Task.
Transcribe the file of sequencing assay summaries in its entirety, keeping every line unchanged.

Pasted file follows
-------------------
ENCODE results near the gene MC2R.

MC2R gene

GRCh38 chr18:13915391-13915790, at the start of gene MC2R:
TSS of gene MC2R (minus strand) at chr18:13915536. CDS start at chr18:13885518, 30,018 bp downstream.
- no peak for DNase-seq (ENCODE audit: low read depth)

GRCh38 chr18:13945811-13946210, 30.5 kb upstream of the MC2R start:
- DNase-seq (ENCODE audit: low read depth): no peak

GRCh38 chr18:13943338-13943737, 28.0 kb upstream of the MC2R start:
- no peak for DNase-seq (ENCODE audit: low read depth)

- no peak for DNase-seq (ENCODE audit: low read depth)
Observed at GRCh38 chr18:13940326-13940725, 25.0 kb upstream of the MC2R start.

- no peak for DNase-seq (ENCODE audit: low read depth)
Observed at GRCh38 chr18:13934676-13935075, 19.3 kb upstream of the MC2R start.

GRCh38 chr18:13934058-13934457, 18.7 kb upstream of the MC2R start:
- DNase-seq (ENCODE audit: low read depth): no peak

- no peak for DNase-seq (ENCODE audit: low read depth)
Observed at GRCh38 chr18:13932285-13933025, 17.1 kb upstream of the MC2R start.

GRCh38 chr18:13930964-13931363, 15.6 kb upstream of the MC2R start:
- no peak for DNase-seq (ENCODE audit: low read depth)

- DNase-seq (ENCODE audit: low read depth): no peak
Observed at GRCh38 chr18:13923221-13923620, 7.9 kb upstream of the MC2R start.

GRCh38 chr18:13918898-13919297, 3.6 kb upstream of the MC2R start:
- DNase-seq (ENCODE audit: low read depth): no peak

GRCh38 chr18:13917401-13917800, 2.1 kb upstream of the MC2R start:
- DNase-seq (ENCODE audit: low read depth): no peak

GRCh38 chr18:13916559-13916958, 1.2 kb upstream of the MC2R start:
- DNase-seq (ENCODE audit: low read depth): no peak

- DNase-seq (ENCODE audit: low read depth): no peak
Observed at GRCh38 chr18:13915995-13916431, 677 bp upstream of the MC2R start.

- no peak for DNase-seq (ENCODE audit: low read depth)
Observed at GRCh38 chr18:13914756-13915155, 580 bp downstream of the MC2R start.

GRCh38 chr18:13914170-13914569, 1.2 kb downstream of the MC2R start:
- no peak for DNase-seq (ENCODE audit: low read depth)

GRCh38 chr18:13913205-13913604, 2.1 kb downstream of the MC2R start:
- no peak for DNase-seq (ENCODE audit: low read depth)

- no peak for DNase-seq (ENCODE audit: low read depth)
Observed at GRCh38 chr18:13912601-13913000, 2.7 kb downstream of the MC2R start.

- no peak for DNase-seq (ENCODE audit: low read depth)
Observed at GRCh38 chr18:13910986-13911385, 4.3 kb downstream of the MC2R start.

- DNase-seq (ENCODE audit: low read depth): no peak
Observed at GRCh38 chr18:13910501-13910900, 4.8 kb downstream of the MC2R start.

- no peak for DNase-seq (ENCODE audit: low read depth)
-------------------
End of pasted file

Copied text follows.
ENCODE results near the gene MC2R.

MC2R gene

GRCh38 chr18:13915391-13915790, at the start of gene MC2R:
TSS of gene MC2R (minus strand) at chr18:13915536. CDS start at chr18:13885518, 30,018 bp downstream.
- no peak for DNase-seq (ENCODE audit: low read depth)

GRCh38 chr18:13945811-13946210, 30.5 kb upstream of the MC2R start:
- DNase-seq (ENCODE audit: low read depth): no peak

GRCh38 chr18:13943338-13943737, 28.0 kb upstream of the MC2R start:
- no peak for DNase-seq (ENCODE audit: low read depth)

- no peak for DNase-seq (ENCODE audit: low read depth)
Observed at GRCh38 chr18:13940326-13940725, 25.0 kb upstream of the MC2R start.

- no peak for DNase-seq (ENCODE audit: low read depth)
Observed at GRCh38 chr18:13934676-13935075, 19.3 kb upstream of the MC2R start.

GRCh38 chr18:13934058-13934457, 18.7 kb upstream of the MC2R start:
- DNase-seq (ENCODE audit: low read depth): no peak

- no peak for DNase-seq (ENCODE audit: low read depth)
Observed at GRCh38 chr18:13932285-13933025, 17.1 kb upstream of the MC2R start.

GRCh38 chr18:13930964-13931363, 15.6 kb upstream of the MC2R start:
- no peak for DNase-seq (ENCODE audit: low read depth)

- DNase-seq (ENCODE audit: low read depth): no peak
Observed at GRCh38 chr18:13923221-13923620, 7.9 kb upstream of the MC2R start.

GRCh38 chr18:13918898-13919297, 3.6 kb upstream of the MC2R start:
- DNase-seq (ENCODE audit: low read depth): no peak

GRCh38 chr18:13917401-13917800, 2.1 kb upstream of the MC2R start:
- DNase-seq (ENCODE audit: low read depth): no peak

GRCh38 chr18:13916559-13916958, 1.2 kb upstream of the MC2R start:
- DNase-seq (ENCODE audit: low read depth): no peak

- DNase-seq (ENCODE audit: low read depth): no peak
Observed at GRCh38 chr18:13915995-13916431, 677 bp upstream of the MC2R start.

- no peak for DNase-seq (ENCODE audit: low read depth)
Observed at GRCh38 chr18:13914756-13915155, 580 bp downstream of the MC2R start.

GRCh38 chr18:13914170-13914569, 1.2 kb downstream of the MC2R start:
- no peak for DNase-seq (ENCODE audit: low read depth)

GRCh38 chr18:13913205-13913604, 2.1 kb downstream of the MC2R start:
- no peak for DNase-seq (ENCODE audit: low read depth)

- no peak for DNase-seq (ENCODE audit: low read depth)
Observed at GRCh38 chr18:13912601-13913000, 2.7 kb downstream of the MC2R start.

- no peak for DNase-seq (ENCODE audit: low read depth)
Observed at GRCh38 chr18:13910986-13911385, 4.3 kb downstream of the MC2R start.

- DNase-seq (ENCODE audit: low read depth): no peak
Observed at GRCh38 chr18:13910501-13910900, 4.8 kb downstream of the MC2R start.

- no peak for DNase-seq (ENCODE audit: low read depth)